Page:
So in this article, I break down everything I know about dividend investing into five basic steps. These steps form a solid foundation upon which everything else in an investment strategy can be built.

You can read the full article on my new website at

Portfolio review: Q3 2021

2021 has been a pretty good year so far for the UK stock market.

The FTSE 100 is up around 10%, the FTSE 250 is up around 18% and my portfolio of dividend stocks has also performed quite well.

To read the full performance review, along with some of the major tweaks I’ve made to the portfolio and my general outlook for the UK stock market, please head on over to my new website at UK Dividend Stocks.

Why I sold Burberry even though it’s a quality business

There is little doubt that Burberry is a high-quality business.

That’s one of the reasons I added it to my model portfolio and personal portfolio in 2015.

The share price at purchase was £13.70 and at that price, the company seemed to be pretty good value.

Fast forward to today and Burberry is still a quality business but the price, in early August, had reached more than £21.50.

Although Burberry has grown over the last six years, I don’t think it’s grown enough to justify that price increase.

So a couple of weeks ago I sold Burberry, somewhat reluctantly because quality companies are hard to find.

You can read my full and detailed review of Burberry, which includes my target buy price, on my new website,

The pros and cons of discounted dividend models

Two months ago I wrote a long article about Discounted Dividend Models and how I’ve started to use them to value companies.

I then added a template to my investment spreadsheet so I could quickly build a standardised dividend model for any company which I could then refine and expand upon later.

After that I spent several weeks hammering out one dividend model after another so that I now have reasonably detailed models for all of my portfolio‘s 30 or so holdings.

As I now have a lot more experience of what it takes to build discounted dividend models in the real world, I thought it would be useful to outline some of the major pros and cons I’ve run into while using this approach.

Continue reading “The pros and cons of discounted dividend models”

How to value shares with a Dividend Discount Model

As a value investor, I’ve spent most of the last ten years valuing companies using valuation ratios such as dividend yield and the cyclically adjusted price-to-earnings ratio (CAPE or PE10).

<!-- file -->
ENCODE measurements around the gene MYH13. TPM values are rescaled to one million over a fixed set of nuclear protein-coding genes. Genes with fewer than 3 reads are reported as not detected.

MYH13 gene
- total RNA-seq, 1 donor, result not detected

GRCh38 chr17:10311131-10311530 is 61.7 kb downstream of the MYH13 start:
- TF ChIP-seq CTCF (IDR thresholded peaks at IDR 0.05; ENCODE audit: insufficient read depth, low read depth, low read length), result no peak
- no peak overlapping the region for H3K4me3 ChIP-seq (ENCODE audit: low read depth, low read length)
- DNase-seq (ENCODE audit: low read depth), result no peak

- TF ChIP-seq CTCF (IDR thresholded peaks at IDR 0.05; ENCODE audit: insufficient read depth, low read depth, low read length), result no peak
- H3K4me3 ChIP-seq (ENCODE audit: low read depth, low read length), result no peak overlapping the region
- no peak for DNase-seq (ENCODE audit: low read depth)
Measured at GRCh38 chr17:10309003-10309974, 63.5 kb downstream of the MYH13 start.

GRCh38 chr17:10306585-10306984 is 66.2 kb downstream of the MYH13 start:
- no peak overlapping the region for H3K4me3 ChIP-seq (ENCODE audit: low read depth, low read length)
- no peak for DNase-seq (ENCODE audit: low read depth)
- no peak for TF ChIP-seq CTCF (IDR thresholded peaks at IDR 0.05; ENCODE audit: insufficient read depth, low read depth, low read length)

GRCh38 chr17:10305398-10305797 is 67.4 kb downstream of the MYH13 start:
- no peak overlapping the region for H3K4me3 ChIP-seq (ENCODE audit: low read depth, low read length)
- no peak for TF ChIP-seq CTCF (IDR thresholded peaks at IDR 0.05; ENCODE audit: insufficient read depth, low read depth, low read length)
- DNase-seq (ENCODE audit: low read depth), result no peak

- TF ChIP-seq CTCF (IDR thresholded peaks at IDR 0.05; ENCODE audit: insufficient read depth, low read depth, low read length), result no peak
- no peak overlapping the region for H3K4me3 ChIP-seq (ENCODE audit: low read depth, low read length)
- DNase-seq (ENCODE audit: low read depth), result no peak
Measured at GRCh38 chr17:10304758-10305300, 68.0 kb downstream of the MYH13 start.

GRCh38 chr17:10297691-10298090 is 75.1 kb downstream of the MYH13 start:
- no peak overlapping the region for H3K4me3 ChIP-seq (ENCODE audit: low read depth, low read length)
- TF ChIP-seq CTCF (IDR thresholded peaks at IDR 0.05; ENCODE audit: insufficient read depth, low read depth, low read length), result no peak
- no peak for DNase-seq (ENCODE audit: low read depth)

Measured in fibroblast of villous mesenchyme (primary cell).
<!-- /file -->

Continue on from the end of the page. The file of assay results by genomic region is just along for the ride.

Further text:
However, I now think such backward-looking ratios are inferior to the more theoretically correct Dividend Discount Model (DDM), which values companies based on an estimate of their future dividends.

So in the rest of this blog post, I’ll explain what the Dividend Discount Model is and how you can use it to guide your buy, sell and position sizing decisions, especially if you’re interested in dividend growth stocks.

Warning: This is a long blog post so you may want to get a cup of tea and a slice of cake before you settle in for a long read. Or, bookmark this page and come back to it when you have a spare moment or three.

Continue reading “How to value shares with a Dividend Discount Model”

How the UK Value Investor portfolio performed in 2020

With 2020 finally over (good riddance) now is the traditional time for an annual performance review, and who am I to argue with tradition?

In this review I will:

  1. measure my portfolio’s short, medium and long-term performance against an appropriate benchmark and 
  2. think about what went right and what went wrong, and how that knowledge can be used to improve future performance
Continue reading “How the UK Value Investor portfolio performed in 2020”

How to build a concentrated portfolio of quality shares

Value Investing portfolio holdings chart
The 34 holdings in this portfolio is probably too many

Over the last ten years or so my investment approach has moved steadily towards higher quality companies, yet hopefully still purchased at attractive valuations.

This takes quite a bit more time because I have to analyse companies in more detail, but for me this is the right decision as I prefer investing in successful businesses which align with my Quality Defensive Value criteria.

However, during the pandemic, I found that researching potential new holdings for the UK Value Investor portfolio, as well as keeping up to date with its existing 34 holdings, was taking more time than I had available.

I didn’t want to shrink the amount of research I was doing per company, so the obvious solution was to reduce the number of holdings. But reduce it to what?

To answer that we’ll need to look at the following points:

Continue reading “How to build a concentrated portfolio of quality shares”